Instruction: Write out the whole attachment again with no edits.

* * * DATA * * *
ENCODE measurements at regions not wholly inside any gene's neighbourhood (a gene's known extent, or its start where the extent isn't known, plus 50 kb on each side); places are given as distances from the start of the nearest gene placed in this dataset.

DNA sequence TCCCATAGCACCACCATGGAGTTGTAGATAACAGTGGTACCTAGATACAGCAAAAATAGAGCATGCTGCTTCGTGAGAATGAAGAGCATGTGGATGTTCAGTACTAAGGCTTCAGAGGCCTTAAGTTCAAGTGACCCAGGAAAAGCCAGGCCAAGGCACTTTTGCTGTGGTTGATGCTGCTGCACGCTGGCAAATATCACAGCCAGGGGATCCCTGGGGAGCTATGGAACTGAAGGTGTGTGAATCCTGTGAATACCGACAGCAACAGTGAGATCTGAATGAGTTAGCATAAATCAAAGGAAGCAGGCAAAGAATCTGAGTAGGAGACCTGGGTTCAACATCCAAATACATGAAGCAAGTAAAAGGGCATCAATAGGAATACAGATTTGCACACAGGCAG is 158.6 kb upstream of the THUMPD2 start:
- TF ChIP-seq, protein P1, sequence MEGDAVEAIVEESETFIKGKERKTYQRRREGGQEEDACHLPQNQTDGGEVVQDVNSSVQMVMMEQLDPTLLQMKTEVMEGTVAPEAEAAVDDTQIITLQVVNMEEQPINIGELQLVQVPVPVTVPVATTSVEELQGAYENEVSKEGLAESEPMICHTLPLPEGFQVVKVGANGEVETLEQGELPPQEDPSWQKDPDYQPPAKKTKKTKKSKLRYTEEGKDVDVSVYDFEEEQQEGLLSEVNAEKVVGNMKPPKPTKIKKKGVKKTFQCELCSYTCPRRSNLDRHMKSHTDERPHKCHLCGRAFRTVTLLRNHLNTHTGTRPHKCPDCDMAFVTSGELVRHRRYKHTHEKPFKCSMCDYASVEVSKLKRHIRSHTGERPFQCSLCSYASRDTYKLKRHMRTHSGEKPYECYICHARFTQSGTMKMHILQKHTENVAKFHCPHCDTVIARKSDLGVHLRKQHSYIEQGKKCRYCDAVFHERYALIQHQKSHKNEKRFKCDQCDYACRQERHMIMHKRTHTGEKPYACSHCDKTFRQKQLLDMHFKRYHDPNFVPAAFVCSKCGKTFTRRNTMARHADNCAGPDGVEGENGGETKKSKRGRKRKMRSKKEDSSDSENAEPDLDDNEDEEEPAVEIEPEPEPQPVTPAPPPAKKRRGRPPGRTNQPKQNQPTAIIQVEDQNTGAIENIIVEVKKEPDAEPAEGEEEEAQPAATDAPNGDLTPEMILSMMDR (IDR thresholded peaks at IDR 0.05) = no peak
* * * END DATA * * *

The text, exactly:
ENCODE measurements at regions not wholly inside any gene's neighbourhood (a gene's known extent, or its start where the extent isn't known, plus 50 kb on each side); places are given as distances from the start of the nearest gene placed in this dataset.

DNA sequence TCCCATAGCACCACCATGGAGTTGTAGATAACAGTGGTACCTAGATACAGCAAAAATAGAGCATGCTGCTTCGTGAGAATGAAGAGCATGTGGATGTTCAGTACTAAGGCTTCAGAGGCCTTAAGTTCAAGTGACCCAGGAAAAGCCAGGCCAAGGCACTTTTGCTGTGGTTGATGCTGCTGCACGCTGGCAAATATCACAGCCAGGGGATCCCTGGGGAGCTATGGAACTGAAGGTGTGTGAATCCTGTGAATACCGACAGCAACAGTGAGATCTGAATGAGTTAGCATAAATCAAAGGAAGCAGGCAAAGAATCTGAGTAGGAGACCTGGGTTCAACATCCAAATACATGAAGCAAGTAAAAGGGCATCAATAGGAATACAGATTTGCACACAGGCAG is 158.6 kb upstream of the THUMPD2 start:
- TF ChIP-seq, protein P1, sequence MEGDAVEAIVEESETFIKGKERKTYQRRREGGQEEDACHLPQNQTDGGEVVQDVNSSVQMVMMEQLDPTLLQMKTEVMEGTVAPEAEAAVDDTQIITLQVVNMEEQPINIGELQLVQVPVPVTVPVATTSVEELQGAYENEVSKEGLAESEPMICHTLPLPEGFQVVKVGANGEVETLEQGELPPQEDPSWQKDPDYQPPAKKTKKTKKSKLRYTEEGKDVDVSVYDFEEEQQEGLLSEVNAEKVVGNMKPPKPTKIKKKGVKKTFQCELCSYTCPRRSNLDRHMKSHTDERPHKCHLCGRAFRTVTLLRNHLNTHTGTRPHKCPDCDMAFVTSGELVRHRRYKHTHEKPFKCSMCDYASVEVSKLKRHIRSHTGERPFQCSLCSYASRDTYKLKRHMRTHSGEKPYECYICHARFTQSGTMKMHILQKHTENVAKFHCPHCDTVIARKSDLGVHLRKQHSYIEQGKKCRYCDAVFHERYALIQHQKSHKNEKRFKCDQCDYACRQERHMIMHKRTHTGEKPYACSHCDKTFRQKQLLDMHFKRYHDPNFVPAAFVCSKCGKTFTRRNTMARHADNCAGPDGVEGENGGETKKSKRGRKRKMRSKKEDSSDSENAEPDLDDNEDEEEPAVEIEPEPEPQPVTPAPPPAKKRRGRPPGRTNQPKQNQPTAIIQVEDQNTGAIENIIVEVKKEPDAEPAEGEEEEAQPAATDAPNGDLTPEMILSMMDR (IDR thresholded peaks at IDR 0.05) = no peak